A diarrheal disease caused by Cryptoporidium, an intracellular parasite of the phylum Apicomplexa.

Cryptosporidium hominis human genotype 1.

The parasite completes its life cycle in the host, starting with the ingestion of the oocyst forms.

Cryptosporidium parasites are spread through direct contact with infected people or animals or exposure to fecal contamination of water, soil, food, or the hands of exposed individuals.

The principle cryptosporidium species that in fact humans are C, parvum and C. hominis.

Molecular techniques are needed to distinguish between the two oocyst species.

Once ingested the parasite causes infection in the small intestine.
Rarely it can cause disease outside the G.I. tract.
The disease ranges from no symptoms to death in certain cases, and depends upon underlying health of the infected patient.
Occurs worldwide but is more common in regions with inadequate sanitation and hygiene.
These parasites are resistant to many common disinfectants including chlorine.

Oocysts rupture in the gastrointestinal tract releasing trophozoites, which adhere to and invade epithelial intestinal cells with asexual replication into merozoites.

Merozoites are released into the gastrointestinal lumen and can infect other mucosal cells or differentiate into gametocytes which produce sexually into oocysts restarting the process.

Oocysts are excreted into the feces.

Cryptosporidium is a chlorine resistant parasite and can cause illness after ingestion of as few as 10 oocysts.

Ingestion of oocysts by other hosts spreads the infection.

Spread by person-to-person contact, by infected water, food and animals.

1-2 cases per 100,000 population in the U.S. reported each year.

Spread by fecal-oral contact from oral-anal contact or poor hygiene and by fomites.

Infected ingested or recreational water a major source of outbreaks of infection.

Oocysts are hardy and require few to initiate infection.

Oocysts can be infectious for up to 6 months, if kept moist.

Oocysts are unaffected by chlorine treated water.

Can survive for days in recreational waters such as swimming pools and water parks.

Can cause large scale outbreaks in recreational water activities and child care centers.

Fecal-oral transmission of Cryptosporidium oocysts can occur via ingestion of contaminated recreational water, drinking water, or food, or through contact with infected persons or animals, most notably preweaned calves.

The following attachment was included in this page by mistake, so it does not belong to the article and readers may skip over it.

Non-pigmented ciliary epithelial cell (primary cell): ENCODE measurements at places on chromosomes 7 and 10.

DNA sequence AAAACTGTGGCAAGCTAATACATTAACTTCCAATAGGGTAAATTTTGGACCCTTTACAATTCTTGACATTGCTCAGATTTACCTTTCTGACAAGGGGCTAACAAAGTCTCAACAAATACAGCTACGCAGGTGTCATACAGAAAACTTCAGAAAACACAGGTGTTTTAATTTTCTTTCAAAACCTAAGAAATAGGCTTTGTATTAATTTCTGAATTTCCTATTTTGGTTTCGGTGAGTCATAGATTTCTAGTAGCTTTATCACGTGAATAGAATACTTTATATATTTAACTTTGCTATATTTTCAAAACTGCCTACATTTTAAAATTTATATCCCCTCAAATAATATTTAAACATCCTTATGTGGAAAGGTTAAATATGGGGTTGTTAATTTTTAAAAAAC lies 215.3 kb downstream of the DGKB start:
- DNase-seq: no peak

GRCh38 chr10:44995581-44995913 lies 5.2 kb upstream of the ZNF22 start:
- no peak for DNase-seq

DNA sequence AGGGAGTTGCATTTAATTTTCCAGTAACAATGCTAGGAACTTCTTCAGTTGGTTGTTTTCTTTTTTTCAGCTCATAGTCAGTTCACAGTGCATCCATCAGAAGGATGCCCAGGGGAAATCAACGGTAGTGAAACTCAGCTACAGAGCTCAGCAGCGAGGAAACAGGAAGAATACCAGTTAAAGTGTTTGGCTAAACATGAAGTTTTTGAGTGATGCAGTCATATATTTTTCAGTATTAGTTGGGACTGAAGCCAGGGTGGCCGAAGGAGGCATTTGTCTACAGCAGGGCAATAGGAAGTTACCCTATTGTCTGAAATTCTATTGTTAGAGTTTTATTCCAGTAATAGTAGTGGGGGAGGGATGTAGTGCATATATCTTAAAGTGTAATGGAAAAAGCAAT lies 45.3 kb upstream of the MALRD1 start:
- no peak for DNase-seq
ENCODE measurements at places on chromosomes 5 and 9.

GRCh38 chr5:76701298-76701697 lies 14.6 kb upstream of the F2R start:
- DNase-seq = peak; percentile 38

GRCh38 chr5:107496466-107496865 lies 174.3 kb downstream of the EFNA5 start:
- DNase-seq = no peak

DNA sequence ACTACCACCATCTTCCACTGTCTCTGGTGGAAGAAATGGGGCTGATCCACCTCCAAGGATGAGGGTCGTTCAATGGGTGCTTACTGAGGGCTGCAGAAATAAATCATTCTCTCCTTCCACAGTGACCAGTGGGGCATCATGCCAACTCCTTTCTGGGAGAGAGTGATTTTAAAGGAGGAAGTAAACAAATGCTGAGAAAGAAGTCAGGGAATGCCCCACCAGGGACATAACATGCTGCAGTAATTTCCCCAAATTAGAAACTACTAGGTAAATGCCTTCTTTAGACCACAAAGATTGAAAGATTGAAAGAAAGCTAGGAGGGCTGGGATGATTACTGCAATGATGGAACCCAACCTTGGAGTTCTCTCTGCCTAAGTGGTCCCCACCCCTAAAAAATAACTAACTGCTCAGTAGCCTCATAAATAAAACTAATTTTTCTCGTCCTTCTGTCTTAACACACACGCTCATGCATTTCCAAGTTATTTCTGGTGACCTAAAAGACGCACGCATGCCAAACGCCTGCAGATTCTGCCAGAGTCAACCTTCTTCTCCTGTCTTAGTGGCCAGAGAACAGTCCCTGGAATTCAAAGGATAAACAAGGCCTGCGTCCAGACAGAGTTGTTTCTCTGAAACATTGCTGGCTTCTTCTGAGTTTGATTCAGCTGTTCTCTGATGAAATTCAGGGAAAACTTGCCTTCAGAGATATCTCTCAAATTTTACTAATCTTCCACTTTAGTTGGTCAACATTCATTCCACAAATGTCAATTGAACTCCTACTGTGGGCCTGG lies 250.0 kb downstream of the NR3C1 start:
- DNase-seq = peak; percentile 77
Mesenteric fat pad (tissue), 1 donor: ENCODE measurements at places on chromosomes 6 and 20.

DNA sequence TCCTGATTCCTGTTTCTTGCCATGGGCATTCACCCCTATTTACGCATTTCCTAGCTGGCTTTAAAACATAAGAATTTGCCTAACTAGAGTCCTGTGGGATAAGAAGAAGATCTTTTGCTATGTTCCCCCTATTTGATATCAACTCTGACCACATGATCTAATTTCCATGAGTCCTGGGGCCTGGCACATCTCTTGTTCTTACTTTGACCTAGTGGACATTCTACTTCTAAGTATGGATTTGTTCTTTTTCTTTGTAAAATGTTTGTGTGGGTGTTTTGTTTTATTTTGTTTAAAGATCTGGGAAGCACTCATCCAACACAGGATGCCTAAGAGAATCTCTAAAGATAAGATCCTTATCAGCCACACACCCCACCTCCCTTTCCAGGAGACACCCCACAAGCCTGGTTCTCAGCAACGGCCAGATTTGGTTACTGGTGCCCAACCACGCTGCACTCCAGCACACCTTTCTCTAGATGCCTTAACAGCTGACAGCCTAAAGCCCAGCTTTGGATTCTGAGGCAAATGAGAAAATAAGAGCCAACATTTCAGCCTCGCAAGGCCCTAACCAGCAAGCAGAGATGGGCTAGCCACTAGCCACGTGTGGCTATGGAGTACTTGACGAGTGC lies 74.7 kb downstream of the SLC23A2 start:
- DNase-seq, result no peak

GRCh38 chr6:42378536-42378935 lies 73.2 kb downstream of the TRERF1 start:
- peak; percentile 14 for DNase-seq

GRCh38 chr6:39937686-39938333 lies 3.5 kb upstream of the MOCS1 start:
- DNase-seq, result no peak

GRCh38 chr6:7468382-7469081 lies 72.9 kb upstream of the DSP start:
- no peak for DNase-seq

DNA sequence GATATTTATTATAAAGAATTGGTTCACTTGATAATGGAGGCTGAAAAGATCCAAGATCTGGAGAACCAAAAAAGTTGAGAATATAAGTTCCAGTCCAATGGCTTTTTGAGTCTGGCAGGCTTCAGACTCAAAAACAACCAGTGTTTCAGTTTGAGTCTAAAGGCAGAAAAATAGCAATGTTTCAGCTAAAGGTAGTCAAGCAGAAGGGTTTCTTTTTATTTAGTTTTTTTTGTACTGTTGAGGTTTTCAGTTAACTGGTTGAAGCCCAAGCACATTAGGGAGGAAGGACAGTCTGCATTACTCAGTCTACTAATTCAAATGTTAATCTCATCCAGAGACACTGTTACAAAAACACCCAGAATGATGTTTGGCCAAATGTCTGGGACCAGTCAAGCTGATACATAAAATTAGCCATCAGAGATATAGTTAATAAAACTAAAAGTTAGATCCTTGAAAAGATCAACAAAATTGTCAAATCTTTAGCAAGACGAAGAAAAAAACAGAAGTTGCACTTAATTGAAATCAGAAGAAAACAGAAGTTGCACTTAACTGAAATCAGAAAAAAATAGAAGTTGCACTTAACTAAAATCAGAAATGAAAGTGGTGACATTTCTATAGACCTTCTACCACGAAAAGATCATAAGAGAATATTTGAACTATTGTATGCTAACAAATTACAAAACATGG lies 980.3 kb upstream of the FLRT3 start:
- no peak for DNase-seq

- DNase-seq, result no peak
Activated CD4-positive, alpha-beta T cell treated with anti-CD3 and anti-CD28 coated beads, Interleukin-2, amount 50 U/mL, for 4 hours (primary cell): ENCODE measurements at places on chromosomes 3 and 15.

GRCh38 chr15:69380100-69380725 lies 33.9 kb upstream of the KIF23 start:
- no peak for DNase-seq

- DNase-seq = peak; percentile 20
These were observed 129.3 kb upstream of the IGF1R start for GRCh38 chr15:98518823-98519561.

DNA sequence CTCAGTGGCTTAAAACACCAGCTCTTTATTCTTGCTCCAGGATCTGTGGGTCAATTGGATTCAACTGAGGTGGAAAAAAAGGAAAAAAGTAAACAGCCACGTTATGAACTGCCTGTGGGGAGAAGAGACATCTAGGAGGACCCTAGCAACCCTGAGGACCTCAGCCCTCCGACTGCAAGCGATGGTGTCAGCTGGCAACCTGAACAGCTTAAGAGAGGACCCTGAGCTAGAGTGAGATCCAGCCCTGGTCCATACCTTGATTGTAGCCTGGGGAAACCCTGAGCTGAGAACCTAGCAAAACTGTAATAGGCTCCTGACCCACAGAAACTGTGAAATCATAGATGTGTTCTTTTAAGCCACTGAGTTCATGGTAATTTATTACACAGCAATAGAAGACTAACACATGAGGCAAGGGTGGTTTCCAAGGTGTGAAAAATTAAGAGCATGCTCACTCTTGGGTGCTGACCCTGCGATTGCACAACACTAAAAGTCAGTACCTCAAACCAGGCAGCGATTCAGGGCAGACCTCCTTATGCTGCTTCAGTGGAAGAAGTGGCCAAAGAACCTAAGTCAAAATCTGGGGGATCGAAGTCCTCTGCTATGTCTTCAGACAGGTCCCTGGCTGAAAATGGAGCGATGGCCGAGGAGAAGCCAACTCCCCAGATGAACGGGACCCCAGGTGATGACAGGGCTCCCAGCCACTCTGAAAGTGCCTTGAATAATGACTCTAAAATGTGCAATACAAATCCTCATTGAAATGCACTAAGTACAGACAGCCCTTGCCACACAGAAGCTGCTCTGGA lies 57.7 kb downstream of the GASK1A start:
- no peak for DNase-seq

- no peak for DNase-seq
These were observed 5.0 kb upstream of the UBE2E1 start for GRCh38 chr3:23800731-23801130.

Treatment of water with filters, ultraviolet radiation and ozone required to remove or kill the parasitic organisms.

Primarily a gastrointestinal disease manifested by diarrhea.

Watery diarrhea lasts 1-3 weeks.

Diarrhea, stomach pain, nausea, vomiting, fever, and dehydration are the most common symptoms.

A self limited illness in immunocompetent patients.

Effects immunocompetent and immunocompromised individuals especially those with HIV.

It affects immunocompetent, mostly children under the age of five.

In immune competent persons the disease can range from asymptomatic infection to diarrhea that typically lasts 1 to 2 weeks.

Immunocompromised individuals may experience chronic and severe diarrhea which can lead to weight loss, malnutrition and potentially death.

In immunodeficient individuals, particularly in HIV patients, can be a life-threatening process.

Prevalence decreasing with the addition of highly active antiretroviral therapy.

Prior to the use of HAART 3-4% of patients with AIDS contracted this infection.

HAART therapy that improves CD4 count reduces the severity of the infection, but is not curative and the symptoms can remit when immune status worsens.

To control transmission hand washing with soap and using disposable towels or air dryers.

Alcohol-based hand sanitizes are not effective against Cryptosporidium.

Contact with preweaned calves should be limited.

Diagnosis is made by microscopic detection of cryptosporidium in stool samples.
Most patients with healthy immune systems recover with rest and fluids to prevent dehydration.
Anti-diarrheal medications can alleviate symptoms.
No reliable treatment for cryptosporidium enteritis.

Paromomycin, atovaquone, nitazoxanide,and azithromycin have only temporary effects.

Treatment is primarily supportive, and intravenous fluids may rarely be needed.

Antibiotics are not usually helpful, and are primarily reserved for persons with severe disease and immunosuppression.

Nitazoxamide an antiparasitic agent has been shown to be efficacious in immunocompetent patients.

Prevention by washing hands thoroughly with soap and water, as alcohol-based sanitizers do you not kill the parasite.
Toys and other surfaces in child care facility should be sanitized with soap and water.
Avoiding the ingestion of untreated water or ice particularly when traveling is efficacious.
Avoiding swallowing water in pools and other  the bodies of water.
Children with diarrhea should not be allowed to swim.

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